Researchers from the University of Helsinki, Natural Resources Institute Finland and Swedish University of Agricultural Sciences propose that the role of the ectomycorrhizal fungi should be taken into account in models of carbon accounting.
A new study led by the University of Helsinki provides evidence that the observed decline of carbon use efficiency and net ecosystem exchange from south to north in the boreal forest may be caused by the abundance of ectomycorrhizal fungi.
The proposed approach could easily be included in carbon balance models for quantifying ectomycorrhizal fungi carbon use without having to engage in more complex analysis of carbon and nutrient interactions underlying ectomycorrhizal fungi processes.
What are ectomycorrhizal fungi?
Ectomycorrhizal fungi (ECM) are mutualistic fungi that typically cover fine roots of trees. ECM form a symbiotic relationship with the tree. Unlike other mycorrhiza, ECM do not penetrate the cell membranes of tree roots, but form a dense hyphal sheath (i.e., mantle) around the root surface and a network of hyphae inside the root as well as a dense network of hyphae extending out from the mantle. ECM help the tree to acquire nutrients, water and minerals. In exchange, the tree provides significant amounts of carbohydrates for ECM.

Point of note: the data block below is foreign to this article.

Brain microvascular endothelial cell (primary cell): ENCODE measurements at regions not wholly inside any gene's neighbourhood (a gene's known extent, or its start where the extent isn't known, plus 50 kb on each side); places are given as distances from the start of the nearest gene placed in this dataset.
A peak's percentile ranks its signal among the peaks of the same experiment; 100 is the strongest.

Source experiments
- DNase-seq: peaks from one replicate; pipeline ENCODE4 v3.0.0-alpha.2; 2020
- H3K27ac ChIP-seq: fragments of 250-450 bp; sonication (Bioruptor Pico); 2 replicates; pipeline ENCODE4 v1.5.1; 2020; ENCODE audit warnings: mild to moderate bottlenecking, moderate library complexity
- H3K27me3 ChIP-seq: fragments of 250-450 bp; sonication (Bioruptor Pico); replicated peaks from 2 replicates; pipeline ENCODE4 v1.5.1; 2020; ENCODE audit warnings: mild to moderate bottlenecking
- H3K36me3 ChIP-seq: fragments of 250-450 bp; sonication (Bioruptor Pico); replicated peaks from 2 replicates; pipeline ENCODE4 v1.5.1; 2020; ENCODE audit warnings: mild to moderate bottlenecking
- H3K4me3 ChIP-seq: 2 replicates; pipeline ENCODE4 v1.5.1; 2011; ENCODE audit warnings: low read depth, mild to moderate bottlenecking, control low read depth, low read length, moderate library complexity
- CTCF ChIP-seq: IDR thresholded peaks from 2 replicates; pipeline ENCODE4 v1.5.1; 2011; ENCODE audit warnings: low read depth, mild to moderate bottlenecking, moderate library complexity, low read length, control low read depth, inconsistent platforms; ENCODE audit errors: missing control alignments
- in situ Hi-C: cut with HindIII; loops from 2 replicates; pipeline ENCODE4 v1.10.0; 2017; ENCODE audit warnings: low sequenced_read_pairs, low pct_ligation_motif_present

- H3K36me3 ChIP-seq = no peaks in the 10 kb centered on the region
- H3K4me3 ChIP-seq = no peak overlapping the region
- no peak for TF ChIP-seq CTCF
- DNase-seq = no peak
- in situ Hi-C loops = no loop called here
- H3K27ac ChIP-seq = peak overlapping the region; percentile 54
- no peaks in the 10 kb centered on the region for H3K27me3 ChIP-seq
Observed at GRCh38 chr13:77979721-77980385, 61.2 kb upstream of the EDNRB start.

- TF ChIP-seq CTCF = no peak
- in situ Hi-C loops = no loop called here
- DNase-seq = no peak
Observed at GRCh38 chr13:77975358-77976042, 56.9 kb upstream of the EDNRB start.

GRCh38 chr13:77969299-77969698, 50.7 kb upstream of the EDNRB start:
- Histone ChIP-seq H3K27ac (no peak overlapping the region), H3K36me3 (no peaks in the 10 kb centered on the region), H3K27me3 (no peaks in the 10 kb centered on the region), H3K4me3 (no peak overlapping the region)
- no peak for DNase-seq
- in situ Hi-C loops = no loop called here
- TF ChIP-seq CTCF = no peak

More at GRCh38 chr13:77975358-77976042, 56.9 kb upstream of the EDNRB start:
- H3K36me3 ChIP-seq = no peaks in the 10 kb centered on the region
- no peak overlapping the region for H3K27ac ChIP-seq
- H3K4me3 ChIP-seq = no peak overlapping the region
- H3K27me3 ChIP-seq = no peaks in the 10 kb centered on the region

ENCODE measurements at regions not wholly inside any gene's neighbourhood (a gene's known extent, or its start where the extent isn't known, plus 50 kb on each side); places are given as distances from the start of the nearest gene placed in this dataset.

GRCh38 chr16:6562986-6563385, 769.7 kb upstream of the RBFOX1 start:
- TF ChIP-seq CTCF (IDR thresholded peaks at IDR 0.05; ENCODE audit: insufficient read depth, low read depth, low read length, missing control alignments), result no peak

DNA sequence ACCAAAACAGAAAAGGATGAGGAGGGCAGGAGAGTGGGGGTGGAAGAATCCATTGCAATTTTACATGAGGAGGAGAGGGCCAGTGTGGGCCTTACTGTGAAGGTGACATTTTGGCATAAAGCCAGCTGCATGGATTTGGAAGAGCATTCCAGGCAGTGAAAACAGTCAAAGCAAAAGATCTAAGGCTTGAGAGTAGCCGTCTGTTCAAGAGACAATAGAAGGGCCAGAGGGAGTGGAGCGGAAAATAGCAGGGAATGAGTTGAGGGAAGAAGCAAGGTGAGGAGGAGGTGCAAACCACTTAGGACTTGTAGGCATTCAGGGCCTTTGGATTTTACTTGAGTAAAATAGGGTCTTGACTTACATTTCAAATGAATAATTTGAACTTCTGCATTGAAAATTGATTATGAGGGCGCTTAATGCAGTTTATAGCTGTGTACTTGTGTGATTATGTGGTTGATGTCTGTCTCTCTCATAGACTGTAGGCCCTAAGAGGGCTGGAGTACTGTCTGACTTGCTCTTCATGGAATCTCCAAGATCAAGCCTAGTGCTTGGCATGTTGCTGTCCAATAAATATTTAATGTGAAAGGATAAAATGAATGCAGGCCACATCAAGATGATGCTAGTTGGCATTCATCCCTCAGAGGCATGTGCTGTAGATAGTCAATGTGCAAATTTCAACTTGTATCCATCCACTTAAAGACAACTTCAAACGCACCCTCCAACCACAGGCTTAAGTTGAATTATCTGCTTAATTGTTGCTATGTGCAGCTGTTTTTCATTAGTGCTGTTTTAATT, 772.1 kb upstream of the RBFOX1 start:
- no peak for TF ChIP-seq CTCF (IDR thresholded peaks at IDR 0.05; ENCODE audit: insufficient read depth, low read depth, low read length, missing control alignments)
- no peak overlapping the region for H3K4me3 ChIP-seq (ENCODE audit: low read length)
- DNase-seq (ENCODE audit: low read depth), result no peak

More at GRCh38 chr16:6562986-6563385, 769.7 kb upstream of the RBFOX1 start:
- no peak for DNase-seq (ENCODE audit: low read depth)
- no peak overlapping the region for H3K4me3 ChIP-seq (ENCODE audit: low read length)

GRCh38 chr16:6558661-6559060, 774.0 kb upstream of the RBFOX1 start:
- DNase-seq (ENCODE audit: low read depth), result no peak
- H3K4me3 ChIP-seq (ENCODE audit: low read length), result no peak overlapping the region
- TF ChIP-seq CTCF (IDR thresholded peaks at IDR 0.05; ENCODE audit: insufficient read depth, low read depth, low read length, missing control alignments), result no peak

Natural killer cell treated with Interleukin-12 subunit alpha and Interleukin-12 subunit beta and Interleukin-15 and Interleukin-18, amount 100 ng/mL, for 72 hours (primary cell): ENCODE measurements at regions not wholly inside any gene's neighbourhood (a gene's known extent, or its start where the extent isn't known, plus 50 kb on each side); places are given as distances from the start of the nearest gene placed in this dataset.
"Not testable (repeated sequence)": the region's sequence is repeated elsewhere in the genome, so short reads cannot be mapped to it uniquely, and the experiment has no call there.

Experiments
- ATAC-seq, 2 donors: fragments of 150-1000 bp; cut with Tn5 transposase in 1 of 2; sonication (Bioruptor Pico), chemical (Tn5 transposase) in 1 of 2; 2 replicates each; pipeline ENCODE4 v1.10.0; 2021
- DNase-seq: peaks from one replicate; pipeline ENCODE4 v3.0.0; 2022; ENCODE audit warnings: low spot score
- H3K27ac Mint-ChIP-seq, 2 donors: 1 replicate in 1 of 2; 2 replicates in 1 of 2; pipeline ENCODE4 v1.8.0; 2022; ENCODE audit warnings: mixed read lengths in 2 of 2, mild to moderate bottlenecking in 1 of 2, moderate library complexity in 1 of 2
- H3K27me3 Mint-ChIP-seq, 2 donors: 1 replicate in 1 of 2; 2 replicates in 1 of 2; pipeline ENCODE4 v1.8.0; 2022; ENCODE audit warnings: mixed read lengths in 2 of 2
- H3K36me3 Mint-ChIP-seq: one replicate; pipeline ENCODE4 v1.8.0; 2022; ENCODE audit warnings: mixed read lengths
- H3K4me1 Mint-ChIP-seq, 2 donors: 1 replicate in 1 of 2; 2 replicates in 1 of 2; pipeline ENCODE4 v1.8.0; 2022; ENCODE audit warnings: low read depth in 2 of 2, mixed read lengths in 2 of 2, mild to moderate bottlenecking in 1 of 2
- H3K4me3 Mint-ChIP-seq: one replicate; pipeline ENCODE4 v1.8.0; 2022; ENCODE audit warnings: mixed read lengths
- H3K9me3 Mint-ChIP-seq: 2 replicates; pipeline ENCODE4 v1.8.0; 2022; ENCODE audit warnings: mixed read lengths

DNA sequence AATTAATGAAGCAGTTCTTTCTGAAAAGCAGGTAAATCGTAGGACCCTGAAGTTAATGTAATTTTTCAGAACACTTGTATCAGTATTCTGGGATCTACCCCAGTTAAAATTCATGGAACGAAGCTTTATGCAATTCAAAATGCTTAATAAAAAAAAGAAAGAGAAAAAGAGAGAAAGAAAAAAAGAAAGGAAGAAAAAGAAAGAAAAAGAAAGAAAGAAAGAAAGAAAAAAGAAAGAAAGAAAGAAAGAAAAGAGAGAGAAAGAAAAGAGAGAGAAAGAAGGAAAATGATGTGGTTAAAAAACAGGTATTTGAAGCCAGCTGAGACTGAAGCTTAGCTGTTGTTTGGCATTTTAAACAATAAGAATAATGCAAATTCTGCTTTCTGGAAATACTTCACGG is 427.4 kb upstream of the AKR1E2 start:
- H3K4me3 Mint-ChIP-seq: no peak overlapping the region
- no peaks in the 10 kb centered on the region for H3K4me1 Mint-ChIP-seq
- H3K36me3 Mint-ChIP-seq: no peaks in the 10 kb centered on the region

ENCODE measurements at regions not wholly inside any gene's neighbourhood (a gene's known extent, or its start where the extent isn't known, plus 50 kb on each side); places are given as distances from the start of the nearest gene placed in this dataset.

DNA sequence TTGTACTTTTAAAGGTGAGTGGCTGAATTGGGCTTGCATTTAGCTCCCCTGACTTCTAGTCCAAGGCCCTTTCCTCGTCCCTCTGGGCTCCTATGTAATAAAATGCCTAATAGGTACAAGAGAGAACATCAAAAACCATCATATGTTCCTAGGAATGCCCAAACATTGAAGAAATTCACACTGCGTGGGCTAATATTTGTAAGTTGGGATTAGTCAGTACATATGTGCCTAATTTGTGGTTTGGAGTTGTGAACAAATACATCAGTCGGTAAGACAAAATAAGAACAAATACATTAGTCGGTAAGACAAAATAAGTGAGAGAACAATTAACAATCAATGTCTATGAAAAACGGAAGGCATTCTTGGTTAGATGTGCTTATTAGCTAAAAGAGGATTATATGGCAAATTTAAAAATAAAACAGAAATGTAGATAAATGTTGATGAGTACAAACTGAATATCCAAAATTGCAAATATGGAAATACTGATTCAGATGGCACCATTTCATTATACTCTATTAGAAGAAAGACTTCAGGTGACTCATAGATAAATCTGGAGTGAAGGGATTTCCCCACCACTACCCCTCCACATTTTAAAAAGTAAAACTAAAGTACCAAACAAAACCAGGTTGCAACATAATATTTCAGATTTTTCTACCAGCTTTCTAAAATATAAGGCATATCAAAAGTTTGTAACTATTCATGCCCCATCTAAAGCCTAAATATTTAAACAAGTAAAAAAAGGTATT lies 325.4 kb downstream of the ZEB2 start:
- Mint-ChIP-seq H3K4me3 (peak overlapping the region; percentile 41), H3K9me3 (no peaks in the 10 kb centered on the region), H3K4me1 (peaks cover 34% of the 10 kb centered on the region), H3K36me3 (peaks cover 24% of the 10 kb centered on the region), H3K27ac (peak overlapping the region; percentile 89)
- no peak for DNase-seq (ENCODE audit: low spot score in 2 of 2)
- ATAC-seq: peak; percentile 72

“The results of the study underline the need for a better understanding of the role of micro-organisms as users of carbon but also as a machinery generating carbon residues that may have longer lifespans,” says the first author of the study Annikki Mäkelä from the Faculty of Agriculture and Forestry, University of Helsinki.
The study suggests that this approach can improve prediction of biomass growth across different soils with different microbial composition.
More accurate prediction of biosphere carbon sinks
According to researchers these features of ectomycorrhizal fungi as carbon consumers and litter producers should also be incorporated into global vegetation models in order to have more precise and accurate prediction of biosphere carbon sinks and their feedbacks to climate change.
Carbon use efficiency, i.e., the ratio between net and gross primary production, describes the efficiency of vegetation to accumulate photosynthetic carbon to biomass. Other uses of carbon include maintenance and construction respiration. In this study, ectomycorrhizal fungi were included as additional consumers of plant-originating carbon.
Mäkelä A., Tian X., Repo A., Ilvesniemi H., Marshall J., Minunno F., Näsholm T., Schiestl-Aalto P., Lehtonen A. 2022. Do mycorrhizal symbionts drive latitudinal trends in photosynthetic carbon use efficiency and carbon sequestration in boreal forests? Forest Ecology and Management, 520:120355. https://doi.org/10.1016/j.foreco.2022.120355
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